But few new ideas have been offered to accelerate investment in renewable energy or implement an overarching reform (though the cheaper gas that the government is pursuing would help). A main focus of the administration in the power sector has been proceeding with plans, initiated under former President Michel Temer’s administration, to divest the government’s controlling stake in Eletrobras, Latin America’s largest electricity firm, which manages about a third of Brazil’s power generation and half of its transmission. Raising revenue is a principal reason for the sale of shares, but privatization could also modernize the firm, make it more efficient, and enhance transparency, in turn attracting more long-term investment. Over 15 years, Eletrobras lost 186 billion reais (about $48 billion at current exchange rates) due to politicization and inefficiency, according to 3G Radar, an asset-management firm that holds Eletrobras shares.
Brazil’s refining and fuel markets also need to be opened to more competition. Petrobras controls 98% of the country’s refining capacity and, thanks to its virtual monopoly, sets fuel prices for all of Brazil. Under previous governments, Petrobras was forced to sell fuel below market prices, creating losses for the company that contributed to unsustainable debt levels. Temer sought to end fuel price controls and raise prices at the pump, but backed away from the plan last year when hundreds of thousands of truck drivers paralyzed the country during a strike to protest high diesel prices.
Bolsonaro, for his part, promised not to interfere in fuel pricing. But on April 12, he rattled markets when news emerged that Petrobras CEO Roberto Castello Branco had suspended a planned diesel-price increase after receiving a call from the president. Bolsonaro vowed in a written statement days later that he could not and would not interfere in Petrobras. But his misstep signaled to investors that his instincts may not align with the views of his economic team of free-marketeers, and provoked concern that he would cave to popular pressure to subsidize diesel.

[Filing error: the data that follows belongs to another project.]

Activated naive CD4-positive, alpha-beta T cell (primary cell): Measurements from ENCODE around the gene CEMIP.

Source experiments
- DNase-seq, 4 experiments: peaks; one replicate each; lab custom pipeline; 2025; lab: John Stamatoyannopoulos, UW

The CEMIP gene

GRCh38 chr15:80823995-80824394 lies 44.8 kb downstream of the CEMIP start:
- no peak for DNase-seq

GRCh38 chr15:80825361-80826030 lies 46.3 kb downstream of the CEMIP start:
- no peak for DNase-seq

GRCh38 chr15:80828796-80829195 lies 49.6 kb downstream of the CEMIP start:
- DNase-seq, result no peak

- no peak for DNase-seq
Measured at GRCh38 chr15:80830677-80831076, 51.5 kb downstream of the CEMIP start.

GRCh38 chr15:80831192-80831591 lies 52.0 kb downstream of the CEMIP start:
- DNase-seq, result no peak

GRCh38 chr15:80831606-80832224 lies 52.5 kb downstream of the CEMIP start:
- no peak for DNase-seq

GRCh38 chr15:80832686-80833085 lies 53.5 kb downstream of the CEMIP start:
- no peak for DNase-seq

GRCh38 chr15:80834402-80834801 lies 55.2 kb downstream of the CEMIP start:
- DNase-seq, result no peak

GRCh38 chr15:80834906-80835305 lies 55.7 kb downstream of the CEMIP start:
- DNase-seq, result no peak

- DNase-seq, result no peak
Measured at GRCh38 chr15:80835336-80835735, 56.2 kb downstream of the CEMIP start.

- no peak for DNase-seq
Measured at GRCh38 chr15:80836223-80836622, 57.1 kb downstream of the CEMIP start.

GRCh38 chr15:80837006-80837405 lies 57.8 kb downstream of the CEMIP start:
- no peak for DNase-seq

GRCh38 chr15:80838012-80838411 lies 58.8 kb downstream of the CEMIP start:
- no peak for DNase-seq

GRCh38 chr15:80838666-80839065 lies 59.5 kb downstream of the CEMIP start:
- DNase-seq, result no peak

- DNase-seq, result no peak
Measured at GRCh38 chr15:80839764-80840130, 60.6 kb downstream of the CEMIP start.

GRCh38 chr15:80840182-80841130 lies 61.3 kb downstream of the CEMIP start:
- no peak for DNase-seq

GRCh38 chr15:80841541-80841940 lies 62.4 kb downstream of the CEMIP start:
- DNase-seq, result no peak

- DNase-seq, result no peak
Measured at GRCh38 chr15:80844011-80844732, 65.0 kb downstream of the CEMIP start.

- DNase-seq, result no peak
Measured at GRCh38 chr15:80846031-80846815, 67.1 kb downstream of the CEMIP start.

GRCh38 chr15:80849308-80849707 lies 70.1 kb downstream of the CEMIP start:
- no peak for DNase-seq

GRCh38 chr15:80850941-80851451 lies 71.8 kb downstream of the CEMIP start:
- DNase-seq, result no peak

The action also damaged Petrobras’ plans to sell refining and fuel distribution assets, a move that would open space for private players. Petrobras intends to cut its refining capacity in half by selling eight refineries to shore up its finances and focus on the more profitable oil exploration and production business. On June 6, Brazil’s Supreme Court ruled that state-run firms do not need congressional approval to sell their subsidiaries, thus removing one potential barrier to Castello Branco’s privatization plans. However, the ongoing threat of a return to price controls is hampering interest in purchasing these assets and Petrobras has failed to find buyers. Furthermore, the oil workers union that brought the court case against Petrobras’ divestment plan may well continue opposing the refinery sales through strikes, and a sizable minority front in Congress will try to keep alive the debate over selling assets without the legislature’s consent.
Encouragingly, Bolsonaro’s relations with Congress have recently thawed somewhat. In early May, the president of the Chamber of Deputies, Rodrigo Maia, said as much and indicated that he expected a pension bill to pass the lower house in the first half of the year. Bolsonaro’s rearrangement of ministries was approved a week before the deadline. At the end of May, the president met with the heads of Congress and the Supreme Court, seeking a “pact of understanding and goals” to jointly back a number of vital issues. Bolsonaro’s political frailty may have dawned on him, and he may be ready to play by the rules. If he can navigate the political system and dodge popular pressure for subsidies in order to push through critical energy reforms, this would bode well for further reforms needed in other sectors to revive Brazil’s economy.
Viscidi is the director of the energy, climate change and extractive industries program at the Inter-American Dialogue. Graham is a program assistant for the energy, climate change and extractive industries program at the Inter-American Dialogue.